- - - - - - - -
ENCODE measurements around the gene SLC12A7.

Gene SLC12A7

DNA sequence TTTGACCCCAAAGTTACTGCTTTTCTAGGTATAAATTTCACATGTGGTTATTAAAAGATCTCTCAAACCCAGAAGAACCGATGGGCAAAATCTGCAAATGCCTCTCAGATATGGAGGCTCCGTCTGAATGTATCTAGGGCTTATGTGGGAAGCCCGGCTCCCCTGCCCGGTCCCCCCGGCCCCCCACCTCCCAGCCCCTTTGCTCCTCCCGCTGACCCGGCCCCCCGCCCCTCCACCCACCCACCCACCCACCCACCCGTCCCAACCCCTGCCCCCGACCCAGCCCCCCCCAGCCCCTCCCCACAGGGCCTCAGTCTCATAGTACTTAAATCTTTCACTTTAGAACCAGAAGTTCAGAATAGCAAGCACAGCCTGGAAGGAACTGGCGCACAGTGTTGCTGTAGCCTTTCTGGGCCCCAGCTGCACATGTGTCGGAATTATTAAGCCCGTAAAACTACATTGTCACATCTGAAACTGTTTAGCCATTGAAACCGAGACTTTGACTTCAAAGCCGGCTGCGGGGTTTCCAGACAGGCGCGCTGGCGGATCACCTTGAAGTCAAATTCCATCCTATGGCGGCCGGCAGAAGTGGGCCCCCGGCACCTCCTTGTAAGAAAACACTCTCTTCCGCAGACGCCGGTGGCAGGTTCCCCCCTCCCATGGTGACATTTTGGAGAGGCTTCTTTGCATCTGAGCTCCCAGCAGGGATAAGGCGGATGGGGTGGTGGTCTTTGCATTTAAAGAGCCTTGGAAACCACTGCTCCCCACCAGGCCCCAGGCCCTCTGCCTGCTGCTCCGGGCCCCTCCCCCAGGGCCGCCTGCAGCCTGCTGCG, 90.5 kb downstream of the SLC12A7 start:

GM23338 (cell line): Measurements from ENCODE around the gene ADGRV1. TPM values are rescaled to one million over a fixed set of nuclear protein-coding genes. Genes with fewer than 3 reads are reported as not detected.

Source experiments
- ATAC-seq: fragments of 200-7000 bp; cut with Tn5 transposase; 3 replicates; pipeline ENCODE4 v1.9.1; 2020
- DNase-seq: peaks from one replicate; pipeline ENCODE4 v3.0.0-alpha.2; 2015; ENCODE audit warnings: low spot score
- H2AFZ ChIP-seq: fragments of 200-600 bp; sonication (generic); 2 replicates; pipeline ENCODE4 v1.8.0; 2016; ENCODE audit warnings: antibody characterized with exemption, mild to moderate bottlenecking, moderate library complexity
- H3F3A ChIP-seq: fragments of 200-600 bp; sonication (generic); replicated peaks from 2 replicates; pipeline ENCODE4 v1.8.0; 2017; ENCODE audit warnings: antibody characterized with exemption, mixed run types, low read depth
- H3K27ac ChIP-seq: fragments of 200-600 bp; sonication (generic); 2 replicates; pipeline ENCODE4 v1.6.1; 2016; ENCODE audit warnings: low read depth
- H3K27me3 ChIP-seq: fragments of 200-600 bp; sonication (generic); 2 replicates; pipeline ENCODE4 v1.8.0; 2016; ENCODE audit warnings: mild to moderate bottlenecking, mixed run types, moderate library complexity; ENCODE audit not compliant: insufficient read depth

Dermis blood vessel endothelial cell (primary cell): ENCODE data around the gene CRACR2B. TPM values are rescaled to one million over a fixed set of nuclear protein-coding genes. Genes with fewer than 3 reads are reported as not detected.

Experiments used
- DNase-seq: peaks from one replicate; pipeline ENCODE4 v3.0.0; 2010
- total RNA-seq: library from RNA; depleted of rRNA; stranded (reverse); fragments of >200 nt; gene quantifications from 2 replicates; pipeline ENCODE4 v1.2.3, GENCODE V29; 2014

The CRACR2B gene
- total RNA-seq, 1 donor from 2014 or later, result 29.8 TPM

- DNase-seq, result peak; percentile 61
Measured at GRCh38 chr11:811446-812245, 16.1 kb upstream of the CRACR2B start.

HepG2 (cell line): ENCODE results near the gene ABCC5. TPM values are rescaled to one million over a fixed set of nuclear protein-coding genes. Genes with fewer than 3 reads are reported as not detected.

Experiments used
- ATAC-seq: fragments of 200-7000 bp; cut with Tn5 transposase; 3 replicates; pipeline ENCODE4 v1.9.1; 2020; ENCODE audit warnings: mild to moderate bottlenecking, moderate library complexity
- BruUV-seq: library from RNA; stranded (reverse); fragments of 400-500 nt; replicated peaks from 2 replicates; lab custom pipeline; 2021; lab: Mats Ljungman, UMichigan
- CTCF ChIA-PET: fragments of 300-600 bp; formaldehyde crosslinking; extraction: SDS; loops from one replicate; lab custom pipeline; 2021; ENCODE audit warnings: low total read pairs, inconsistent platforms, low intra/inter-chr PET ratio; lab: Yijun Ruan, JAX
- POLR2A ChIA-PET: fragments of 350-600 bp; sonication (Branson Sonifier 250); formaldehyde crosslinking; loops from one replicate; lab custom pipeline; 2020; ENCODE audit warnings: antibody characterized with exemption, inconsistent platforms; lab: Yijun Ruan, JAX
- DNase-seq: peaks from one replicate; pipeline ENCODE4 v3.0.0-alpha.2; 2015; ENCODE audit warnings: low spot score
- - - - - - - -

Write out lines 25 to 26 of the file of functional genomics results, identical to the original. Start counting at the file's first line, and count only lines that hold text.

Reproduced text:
- POLR2A ChIA-PET: fragments of 350-600 bp; sonication (Branson Sonifier 250); formaldehyde crosslinking; loops from one replicate; lab custom pipeline; 2020; ENCODE audit warnings: antibody characterized with exemption, inconsistent platforms; lab: Yijun Ruan, JAX
- DNase-seq: peaks from one replicate; pipeline ENCODE4 v3.0.0-alpha.2; 2015; ENCODE audit warnings: low spot score